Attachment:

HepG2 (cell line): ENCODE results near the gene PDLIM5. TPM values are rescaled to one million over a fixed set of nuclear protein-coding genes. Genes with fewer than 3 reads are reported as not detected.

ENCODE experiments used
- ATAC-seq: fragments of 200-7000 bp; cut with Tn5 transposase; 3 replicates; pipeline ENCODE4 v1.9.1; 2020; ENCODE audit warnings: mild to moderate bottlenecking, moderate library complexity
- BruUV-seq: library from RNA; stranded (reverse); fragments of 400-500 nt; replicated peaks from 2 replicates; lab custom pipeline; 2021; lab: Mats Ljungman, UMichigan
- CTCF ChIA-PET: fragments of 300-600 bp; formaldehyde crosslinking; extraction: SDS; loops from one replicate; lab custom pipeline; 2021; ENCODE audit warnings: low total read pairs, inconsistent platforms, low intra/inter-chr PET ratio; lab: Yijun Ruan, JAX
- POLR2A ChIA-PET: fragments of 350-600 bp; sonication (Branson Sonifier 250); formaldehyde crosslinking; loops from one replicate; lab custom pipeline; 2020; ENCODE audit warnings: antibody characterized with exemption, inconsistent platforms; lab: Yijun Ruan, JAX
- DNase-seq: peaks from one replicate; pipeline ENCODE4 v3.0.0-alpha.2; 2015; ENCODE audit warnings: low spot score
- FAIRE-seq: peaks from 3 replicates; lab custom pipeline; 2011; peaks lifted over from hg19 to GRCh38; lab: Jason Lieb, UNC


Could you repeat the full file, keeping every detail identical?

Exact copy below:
HepG2 (cell line): ENCODE results near the gene PDLIM5. TPM values are rescaled to one million over a fixed set of nuclear protein-coding genes. Genes with fewer than 3 reads are reported as not detected.

ENCODE experiments used
- ATAC-seq: fragments of 200-7000 bp; cut with Tn5 transposase; 3 replicates; pipeline ENCODE4 v1.9.1; 2020; ENCODE audit warnings: mild to moderate bottlenecking, moderate library complexity
- BruUV-seq: library from RNA; stranded (reverse); fragments of 400-500 nt; replicated peaks from 2 replicates; lab custom pipeline; 2021; lab: Mats Ljungman, UMichigan
- CTCF ChIA-PET: fragments of 300-600 bp; formaldehyde crosslinking; extraction: SDS; loops from one replicate; lab custom pipeline; 2021; ENCODE audit warnings: low total read pairs, inconsistent platforms, low intra/inter-chr PET ratio; lab: Yijun Ruan, JAX
- POLR2A ChIA-PET: fragments of 350-600 bp; sonication (Branson Sonifier 250); formaldehyde crosslinking; loops from one replicate; lab custom pipeline; 2020; ENCODE audit warnings: antibody characterized with exemption, inconsistent platforms; lab: Yijun Ruan, JAX
- DNase-seq: peaks from one replicate; pipeline ENCODE4 v3.0.0-alpha.2; 2015; ENCODE audit warnings: low spot score
- FAIRE-seq: peaks from 3 replicates; lab custom pipeline; 2011; peaks lifted over from hg19 to GRCh38; lab: Jason Lieb, UNC